STAGE STRUCK

The the­atre is not a court­room, says Peter Craw­ley

The Irish Times - Friday - The Ticket - - OPINION -

PER­HAPS THE stage ought to carry a le­gal dis­claimer; some­thing like the movie in­dus­try’s “Any re­sem­blance to real per­sons, liv­ing or dead, is purely co­in­ci­den­tal.”

It’s un­likely that this would have saved one of the stars of An­glo: The Mu­si­cal from the chop, a pup­pet replica of for­mer An­glo Ir­ish Bank chief Seán Fitz­Patrick, which was dropped from the show fol­low­ing le­gal ad­vice. It would have been an ap­pro­pri­ately satir­i­cal way for the pro­duc­ers to cover their as­sets, but solic­i­tors for Fitz­Patrick felt that it might prej­u­dice the crim­i­nal case against him if we saw him por­trayed as a gi­ant, singing mup­pet.

The pro­duc­ers of the show im­me­di­ately com­plied. But couldn’t they have just changed his name?

Take the case of Johnny Sil­vester. Ten years ago, lawyers at the Moriarty Tri­bunal be­came hugely con­cerned with this char­ac­ter, the dis­graced for­mer taoiseach in Se­bas­tian Barry’s play Hin­ter­land, who has a sus­pi­ciously amassed for­tune, a taste for ex­pen­sive Parisian shirts and a gos­sip-colum­nist mis­tress. Any re­sem­blance to Charles J Haughey seemed purely in­ten­tional.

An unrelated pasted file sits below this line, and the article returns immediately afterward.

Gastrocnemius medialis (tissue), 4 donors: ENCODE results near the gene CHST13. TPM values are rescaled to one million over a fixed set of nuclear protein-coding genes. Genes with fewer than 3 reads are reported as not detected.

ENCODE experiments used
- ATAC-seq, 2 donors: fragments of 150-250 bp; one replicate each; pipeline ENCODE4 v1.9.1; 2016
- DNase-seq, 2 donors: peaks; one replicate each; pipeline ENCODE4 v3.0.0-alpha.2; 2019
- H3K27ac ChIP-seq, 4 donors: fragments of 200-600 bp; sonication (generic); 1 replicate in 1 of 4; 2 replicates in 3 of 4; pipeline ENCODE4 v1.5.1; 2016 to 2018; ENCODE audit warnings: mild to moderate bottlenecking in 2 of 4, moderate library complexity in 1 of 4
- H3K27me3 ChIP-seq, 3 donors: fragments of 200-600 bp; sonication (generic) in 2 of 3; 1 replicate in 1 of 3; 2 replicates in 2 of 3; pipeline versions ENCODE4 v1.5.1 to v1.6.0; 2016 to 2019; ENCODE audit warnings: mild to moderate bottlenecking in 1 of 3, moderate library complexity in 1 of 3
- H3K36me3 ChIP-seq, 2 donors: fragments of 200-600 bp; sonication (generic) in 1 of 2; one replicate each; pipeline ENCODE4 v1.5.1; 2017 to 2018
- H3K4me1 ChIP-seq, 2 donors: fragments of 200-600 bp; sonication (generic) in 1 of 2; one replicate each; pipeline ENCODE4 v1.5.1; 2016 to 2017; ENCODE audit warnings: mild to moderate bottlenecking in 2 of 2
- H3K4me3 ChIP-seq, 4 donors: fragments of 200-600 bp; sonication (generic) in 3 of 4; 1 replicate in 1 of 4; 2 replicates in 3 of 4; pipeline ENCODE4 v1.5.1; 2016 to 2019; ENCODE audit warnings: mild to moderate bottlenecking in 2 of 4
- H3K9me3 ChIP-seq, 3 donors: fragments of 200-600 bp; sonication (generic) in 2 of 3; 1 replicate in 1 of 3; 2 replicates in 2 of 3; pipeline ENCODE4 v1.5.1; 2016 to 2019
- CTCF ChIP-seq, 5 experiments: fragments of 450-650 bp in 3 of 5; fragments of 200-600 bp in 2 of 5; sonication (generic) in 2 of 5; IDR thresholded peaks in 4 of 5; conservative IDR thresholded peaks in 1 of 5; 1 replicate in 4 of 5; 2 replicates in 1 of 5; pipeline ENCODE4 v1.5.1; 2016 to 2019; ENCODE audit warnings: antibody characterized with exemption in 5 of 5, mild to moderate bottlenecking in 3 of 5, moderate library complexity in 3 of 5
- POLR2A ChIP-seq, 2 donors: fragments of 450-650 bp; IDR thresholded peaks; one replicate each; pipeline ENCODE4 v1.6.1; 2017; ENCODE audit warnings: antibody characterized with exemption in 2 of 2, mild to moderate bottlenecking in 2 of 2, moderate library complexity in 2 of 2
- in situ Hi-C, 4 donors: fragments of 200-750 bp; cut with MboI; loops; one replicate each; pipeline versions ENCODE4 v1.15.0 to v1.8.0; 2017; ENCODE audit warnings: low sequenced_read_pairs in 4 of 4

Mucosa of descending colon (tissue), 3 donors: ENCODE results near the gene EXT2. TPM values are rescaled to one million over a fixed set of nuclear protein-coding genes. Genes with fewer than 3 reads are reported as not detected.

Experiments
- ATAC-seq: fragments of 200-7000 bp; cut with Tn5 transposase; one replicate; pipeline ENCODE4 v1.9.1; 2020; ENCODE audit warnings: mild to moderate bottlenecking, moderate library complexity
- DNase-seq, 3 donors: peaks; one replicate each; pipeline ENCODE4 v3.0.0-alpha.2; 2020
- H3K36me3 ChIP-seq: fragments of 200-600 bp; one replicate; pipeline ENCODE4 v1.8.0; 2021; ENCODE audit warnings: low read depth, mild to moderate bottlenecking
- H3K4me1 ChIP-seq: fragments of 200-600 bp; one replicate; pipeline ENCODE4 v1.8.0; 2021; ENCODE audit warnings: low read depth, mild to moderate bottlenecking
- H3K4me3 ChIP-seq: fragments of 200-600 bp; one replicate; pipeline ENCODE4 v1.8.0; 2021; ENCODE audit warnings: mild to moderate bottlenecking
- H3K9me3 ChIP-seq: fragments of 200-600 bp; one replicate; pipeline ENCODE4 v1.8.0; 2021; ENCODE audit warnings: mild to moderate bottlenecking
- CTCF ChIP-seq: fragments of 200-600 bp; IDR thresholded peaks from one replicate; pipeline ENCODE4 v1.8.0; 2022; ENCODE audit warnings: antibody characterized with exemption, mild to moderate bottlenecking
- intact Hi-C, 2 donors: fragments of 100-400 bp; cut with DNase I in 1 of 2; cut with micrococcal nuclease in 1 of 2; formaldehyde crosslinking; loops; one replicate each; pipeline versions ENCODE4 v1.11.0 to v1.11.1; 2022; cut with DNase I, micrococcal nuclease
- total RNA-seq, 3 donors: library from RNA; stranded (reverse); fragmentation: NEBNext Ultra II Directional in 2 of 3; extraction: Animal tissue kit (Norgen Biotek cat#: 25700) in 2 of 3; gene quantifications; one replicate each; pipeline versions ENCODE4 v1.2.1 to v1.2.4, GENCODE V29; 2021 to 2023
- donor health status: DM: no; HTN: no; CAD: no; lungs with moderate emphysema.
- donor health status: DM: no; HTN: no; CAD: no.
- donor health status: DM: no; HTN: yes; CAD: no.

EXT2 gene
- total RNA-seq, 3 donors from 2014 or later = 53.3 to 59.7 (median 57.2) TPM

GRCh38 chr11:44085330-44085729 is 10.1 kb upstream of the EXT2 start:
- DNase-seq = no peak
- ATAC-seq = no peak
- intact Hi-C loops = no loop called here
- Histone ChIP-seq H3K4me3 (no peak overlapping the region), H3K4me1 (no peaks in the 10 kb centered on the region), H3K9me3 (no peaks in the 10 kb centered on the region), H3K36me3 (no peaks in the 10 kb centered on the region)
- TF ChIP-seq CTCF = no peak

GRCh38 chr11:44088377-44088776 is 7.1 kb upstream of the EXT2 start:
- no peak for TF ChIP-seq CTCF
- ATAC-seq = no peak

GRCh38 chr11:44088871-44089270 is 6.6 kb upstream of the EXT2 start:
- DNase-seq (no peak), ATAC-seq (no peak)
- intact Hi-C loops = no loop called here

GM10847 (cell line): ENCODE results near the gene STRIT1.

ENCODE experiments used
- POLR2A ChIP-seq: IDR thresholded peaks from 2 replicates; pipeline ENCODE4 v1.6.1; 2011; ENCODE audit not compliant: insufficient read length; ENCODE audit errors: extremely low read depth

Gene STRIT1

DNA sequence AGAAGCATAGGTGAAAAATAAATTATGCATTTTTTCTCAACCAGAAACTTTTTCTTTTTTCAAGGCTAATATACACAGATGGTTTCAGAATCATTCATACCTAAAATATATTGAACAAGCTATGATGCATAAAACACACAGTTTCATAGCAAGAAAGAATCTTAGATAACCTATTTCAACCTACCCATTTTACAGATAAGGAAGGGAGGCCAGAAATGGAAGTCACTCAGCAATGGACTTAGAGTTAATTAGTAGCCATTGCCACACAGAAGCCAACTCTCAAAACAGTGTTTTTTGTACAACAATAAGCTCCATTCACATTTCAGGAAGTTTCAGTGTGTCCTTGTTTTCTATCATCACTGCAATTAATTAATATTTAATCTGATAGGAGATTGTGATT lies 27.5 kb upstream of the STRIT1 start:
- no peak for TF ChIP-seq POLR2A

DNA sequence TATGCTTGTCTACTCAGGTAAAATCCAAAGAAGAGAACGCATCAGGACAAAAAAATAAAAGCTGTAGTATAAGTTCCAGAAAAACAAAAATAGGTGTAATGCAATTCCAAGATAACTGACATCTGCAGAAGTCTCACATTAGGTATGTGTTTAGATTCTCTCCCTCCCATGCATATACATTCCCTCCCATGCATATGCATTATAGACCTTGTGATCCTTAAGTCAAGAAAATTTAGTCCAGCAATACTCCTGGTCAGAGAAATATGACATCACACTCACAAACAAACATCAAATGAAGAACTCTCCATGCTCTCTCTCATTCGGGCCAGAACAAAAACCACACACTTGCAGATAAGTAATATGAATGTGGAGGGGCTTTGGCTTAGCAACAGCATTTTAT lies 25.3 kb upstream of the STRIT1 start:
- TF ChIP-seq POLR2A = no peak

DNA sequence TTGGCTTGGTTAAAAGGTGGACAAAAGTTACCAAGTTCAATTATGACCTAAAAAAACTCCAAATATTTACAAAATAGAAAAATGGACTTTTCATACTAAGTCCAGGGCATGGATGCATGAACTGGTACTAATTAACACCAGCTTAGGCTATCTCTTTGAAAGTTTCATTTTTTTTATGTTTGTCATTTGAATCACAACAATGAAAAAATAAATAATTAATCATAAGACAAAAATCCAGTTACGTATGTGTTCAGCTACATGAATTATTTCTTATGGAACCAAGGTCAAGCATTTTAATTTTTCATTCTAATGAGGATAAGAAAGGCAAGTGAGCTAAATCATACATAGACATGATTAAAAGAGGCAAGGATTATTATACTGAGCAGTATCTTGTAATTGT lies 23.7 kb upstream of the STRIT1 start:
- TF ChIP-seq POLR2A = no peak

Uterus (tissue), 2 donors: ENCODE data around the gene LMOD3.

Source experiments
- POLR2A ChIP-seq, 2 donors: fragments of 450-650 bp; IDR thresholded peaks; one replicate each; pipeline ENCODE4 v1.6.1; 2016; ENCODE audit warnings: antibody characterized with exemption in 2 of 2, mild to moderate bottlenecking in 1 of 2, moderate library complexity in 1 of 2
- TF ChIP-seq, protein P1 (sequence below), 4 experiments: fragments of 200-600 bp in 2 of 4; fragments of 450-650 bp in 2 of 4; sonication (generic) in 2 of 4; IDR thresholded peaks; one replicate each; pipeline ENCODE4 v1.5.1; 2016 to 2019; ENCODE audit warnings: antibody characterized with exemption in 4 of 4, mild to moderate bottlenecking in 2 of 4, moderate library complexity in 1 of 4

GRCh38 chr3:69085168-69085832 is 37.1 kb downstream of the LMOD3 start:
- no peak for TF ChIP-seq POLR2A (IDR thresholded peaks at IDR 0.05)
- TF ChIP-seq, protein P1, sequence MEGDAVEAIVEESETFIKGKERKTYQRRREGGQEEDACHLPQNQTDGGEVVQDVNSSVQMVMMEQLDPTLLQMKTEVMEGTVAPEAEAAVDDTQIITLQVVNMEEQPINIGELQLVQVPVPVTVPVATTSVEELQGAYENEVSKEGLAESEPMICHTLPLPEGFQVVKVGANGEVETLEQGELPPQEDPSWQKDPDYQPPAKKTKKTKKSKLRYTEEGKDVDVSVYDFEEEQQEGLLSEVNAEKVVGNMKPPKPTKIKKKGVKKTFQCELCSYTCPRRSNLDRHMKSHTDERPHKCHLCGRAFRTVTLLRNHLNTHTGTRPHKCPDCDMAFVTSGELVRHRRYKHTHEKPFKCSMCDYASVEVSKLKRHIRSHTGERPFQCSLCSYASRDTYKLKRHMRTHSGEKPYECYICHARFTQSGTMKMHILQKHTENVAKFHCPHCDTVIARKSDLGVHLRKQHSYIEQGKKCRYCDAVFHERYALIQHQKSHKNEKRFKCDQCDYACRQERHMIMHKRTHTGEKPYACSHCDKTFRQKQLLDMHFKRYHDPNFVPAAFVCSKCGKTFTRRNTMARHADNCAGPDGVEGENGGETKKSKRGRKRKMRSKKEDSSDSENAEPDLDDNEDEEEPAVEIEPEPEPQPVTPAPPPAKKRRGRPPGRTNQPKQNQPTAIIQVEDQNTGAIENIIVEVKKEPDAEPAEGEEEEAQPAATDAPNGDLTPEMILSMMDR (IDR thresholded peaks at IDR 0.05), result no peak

Haughey’s lawyers re­quested the script and at­tended a per­for­mance. The Abbey braced it­self. Noth­ing hap­pened.

Can you get around li­bel laws if “only the names have been changed”? Prob­a­bly not. But this raises an­other ques­tion: Why put real and recog­nis­able fig­ures on­stage?

The most per­sua­sive an­swer, as Ham­let will tell you, is re­venge. In his most elab­o­rate scheme, the prince recre­ates his fa­ther’s murder on­stage be­cause he’s heard that guilty crea­tures at a play have “been struck so to the soul that presently/they have pro­claim’d their male­fac­tions”. (To this day, Shake­spear­ian schol­ars still won­der why Claudius’s lawyers never re­quest the script.)

But Ham­let is hardly the only the­atre maker to have en­gaged in such wish­ful think­ing. An in­trigu­ing and prob­lem­atic ex­am­ple is Donal O’Kelly’s new play, Ailliliú Fion­nu­ala, about the Shell Cor­rib gas project. A fic­ti­tious treat­ment of a real sub­ject, com­bin­ing myth and imag­i­na­tion, it also in­volves the real case of Wil­lie Cor­duff, who was al­legedly as­saulted dur­ing a peace­ful protest. The cir­cum­stances around that event are still trou­blingly un­con­firmed, but O’Kelly’s play imag­ines eye­wit­ness tes­ti­mony and even an ad­mis­sion of cul­pa­bil­ity. It’s hard to imag­ine any Shell ex­ec­u­tive in the house be­ing struck to the soul.

With­out con­sult­ing le­gal ad­vice, my guess is that it’s a sign – in all cases – of in­tense frus­tra­tion. When real an­swers are end­lessly de­layed or jus­tice is stub­bornly elu­sive, we be­gin to imag­ine them.

Satire, af­ter all, turns the­atre into a sort of court­room, with­out the coun­ter­bal­ance of de­fence, con­firm­ing our dark­est sus­pi­cions. That isn’t jus­tice, though. That’s a show trial. Case closed. pcraw­ley@irish­times.com

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